The main temple at the time of completion in the year 1010 consisted of a Sanctum Sanctorum tower known as Sri Vimana, a big rectangular mandapa with an intervening vestibule known as Mukha Mandapa. The Sri Vimana has a large granite stone structure as the basement to lend structural stability for the massive towers upon it.
The perfect symmetry of the structure, the elaborate arrangement of impeccably sculpted stone figures adorning the outside walls and the visual symphony of the large stones meticulously placed one atop another with amazing mechanical precision - will leave you spellbound.
These three temples have been declared as a world heritage site by UNESCO. The Brihadisvara temple at Thanjavur was declared as a world heritage site in the year 1987 and the other two temples were declared as world heritage sites in the year 2004. In the year 2010, this temple had its Millennium celebrations.
As we have seen, the Chola Kings were great patrons of art,music and literature. They called in Tamil as "Iyal, Isai and Nadagam" - meaning the arts, music and drama. The vast space before the Cholan temples served many roles - one of which is as an 'Arangam' - a stage for the music and drama. Cholan art work is noteworthy for its elaborate detail whether in stone or in metal work. You will find some samples of the Cholan arts in stone as well as in Bronze here. Here you see Vishnu and Lakshmi stone sculptures on the walls of the Tanjure big temple. The Cholan architect who was responsible for the creation of such magnificent sculpture took enormous care in the overall proportion of the figures carved. Though the Cholan dynasty was largely Shaivaits ( worshipping Shiva) they were not partial to Vishnu. Many Chola temples include Vishnu and his consort Lakshmi in sculptures or in additional praharams. The Bronze NataRaja statue here displays Shiva performing the cosmic dance. Observe the finely etched details in his face and the circle enveloping him which represents the universe.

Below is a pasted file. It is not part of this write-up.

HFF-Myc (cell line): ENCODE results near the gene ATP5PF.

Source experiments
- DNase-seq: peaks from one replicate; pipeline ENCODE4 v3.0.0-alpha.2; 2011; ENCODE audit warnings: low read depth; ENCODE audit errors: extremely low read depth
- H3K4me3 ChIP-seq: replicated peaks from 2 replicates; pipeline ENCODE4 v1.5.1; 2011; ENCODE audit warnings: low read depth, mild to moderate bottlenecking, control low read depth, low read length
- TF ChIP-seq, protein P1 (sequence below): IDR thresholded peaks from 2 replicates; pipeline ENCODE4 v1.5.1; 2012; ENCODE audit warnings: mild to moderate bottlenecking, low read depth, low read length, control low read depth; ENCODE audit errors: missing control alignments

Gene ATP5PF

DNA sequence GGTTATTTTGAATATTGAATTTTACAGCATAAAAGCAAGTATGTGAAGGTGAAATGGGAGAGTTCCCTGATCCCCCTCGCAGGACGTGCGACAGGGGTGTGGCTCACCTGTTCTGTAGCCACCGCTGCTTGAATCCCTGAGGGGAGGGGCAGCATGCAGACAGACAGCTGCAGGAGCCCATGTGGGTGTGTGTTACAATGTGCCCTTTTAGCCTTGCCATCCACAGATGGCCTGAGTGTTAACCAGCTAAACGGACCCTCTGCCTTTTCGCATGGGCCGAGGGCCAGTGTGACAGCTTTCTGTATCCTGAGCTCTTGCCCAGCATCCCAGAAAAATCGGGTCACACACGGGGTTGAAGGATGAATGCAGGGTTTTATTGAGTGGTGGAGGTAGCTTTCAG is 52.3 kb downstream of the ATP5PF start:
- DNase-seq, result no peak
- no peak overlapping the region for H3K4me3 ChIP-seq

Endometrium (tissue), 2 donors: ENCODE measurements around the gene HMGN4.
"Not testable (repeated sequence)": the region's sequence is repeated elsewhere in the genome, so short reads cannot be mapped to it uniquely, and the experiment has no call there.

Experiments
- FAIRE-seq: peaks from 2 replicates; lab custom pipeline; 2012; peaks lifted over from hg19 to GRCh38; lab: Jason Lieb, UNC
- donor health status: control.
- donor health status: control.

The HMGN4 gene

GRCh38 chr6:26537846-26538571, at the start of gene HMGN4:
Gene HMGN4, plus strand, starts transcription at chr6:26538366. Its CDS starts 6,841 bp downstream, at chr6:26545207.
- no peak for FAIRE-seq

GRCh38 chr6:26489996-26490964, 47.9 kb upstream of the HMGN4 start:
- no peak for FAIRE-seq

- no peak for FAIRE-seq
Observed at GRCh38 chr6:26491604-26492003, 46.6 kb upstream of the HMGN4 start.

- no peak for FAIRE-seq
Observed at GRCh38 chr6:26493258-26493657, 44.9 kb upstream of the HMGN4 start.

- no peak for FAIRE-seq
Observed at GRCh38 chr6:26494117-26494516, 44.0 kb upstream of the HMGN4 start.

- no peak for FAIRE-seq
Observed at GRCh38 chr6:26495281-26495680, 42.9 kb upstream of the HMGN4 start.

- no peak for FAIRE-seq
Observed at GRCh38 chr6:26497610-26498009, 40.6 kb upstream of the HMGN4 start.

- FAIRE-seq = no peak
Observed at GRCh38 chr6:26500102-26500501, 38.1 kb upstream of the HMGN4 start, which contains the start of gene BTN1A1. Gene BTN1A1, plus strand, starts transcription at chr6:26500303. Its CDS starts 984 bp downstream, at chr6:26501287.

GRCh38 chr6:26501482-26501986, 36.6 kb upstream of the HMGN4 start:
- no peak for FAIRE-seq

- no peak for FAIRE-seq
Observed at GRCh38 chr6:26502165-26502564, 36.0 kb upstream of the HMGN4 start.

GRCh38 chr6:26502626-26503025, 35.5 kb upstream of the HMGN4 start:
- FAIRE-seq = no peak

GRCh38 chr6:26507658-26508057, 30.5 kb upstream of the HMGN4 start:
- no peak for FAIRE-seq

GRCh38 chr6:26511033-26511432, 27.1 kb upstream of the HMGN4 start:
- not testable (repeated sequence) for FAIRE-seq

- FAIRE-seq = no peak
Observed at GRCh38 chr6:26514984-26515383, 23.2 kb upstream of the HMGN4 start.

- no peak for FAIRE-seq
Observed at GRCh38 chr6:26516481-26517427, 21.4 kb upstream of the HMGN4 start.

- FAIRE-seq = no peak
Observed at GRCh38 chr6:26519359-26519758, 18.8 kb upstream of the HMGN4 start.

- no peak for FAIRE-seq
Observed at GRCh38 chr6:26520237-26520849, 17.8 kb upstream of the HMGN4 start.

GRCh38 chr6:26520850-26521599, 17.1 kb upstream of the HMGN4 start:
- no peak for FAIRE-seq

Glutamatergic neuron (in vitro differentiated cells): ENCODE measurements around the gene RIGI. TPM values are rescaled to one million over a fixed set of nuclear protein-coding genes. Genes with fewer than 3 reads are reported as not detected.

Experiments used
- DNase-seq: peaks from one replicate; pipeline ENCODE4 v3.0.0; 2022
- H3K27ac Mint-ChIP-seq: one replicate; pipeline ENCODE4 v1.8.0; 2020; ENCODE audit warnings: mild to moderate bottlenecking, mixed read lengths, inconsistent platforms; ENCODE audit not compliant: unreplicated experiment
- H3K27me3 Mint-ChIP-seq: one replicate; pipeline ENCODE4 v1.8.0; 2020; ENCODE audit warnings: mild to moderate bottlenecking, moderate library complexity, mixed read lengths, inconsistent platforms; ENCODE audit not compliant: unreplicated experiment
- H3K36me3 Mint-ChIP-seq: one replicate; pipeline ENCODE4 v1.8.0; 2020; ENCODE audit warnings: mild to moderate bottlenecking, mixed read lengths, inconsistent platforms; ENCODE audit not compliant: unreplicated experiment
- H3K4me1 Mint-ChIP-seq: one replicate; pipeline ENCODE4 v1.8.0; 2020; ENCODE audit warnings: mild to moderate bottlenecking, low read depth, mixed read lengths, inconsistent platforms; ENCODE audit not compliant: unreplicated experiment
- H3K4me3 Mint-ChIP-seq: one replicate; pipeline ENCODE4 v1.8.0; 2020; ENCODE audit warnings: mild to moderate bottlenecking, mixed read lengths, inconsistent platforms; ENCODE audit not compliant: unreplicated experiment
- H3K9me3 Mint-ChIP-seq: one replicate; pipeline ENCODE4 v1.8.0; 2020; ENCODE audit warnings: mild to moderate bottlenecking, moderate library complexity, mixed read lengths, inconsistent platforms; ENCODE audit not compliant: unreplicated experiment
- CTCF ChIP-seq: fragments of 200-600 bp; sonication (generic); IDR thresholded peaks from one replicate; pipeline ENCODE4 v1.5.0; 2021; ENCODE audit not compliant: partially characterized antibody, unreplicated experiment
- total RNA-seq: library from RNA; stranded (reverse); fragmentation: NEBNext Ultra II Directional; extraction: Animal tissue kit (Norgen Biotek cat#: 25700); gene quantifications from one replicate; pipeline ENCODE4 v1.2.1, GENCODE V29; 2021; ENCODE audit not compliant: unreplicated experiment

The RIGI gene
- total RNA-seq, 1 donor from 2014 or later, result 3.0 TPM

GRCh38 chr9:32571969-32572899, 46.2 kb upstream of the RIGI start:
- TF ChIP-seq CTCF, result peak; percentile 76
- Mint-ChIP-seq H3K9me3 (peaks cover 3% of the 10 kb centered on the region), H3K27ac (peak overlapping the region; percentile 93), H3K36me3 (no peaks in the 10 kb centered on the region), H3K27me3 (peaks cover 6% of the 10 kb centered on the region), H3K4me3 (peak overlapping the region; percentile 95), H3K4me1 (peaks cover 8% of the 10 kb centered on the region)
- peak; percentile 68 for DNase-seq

You can see the intricate details of the ornaments worn by the Goddess Lakshmi. She is flanked by two diminutive guardian nymphs.
This Nataraja statue (from 10th Century AD) in bronze found in Vedaranyam in southern Tamil nadu is representative of Chola arts.
This World Heritage UNESCO site - Big Temple bears the hallmark of 3 different dynasties - Chola, Nayaks and Marathas. You will see in this video - the magnificent grand stone edifice of the RajaRaja Chola, with additions of a monolithic Nandhi statue and Subramanya temple added by the Nayaks and Marathas.
Airavateswara temple at Darasuram
Named after the White Elephant of Indra, this temple is an exquisite testimony to the grand temple architecture of the Cholan Empire. It is the last of the 3 great Cholan temples built by successive generations of Kings starting from Rajaraja I. Airavateswara temple was built by Rajaraja II around 1150 AD. One of the striking features of this temple is Rajagambhira Thirumandapam - Royal Courtyard, with intricately carved pillars, long steps made of granite stones and elegant chariots drawn by horse - again hewn out of stone. You will see finer workmanship in this temple than the earlier temples. Darasuram is literally a stone's throw away from Kumbakonam.
Thanjavur is located 58 kms from Tiruchirapalli; the nearest town that has airport facility. Tiruchirapalli is well connected to Chennai and Madurai by regular flights. Thanjavur is well connected by rail to Trichy, Chennai, Madurai and other important towns in Tamilnadu. The road network is good to Thanjavur and there is a good network connected to other parts of the State. Darasuram and Gangaikondacholisvaram can be reached from Thanjavur or Trichy by road. The temples are open from 6 in the morning to noon and from 4 in the evening to 8 in the night.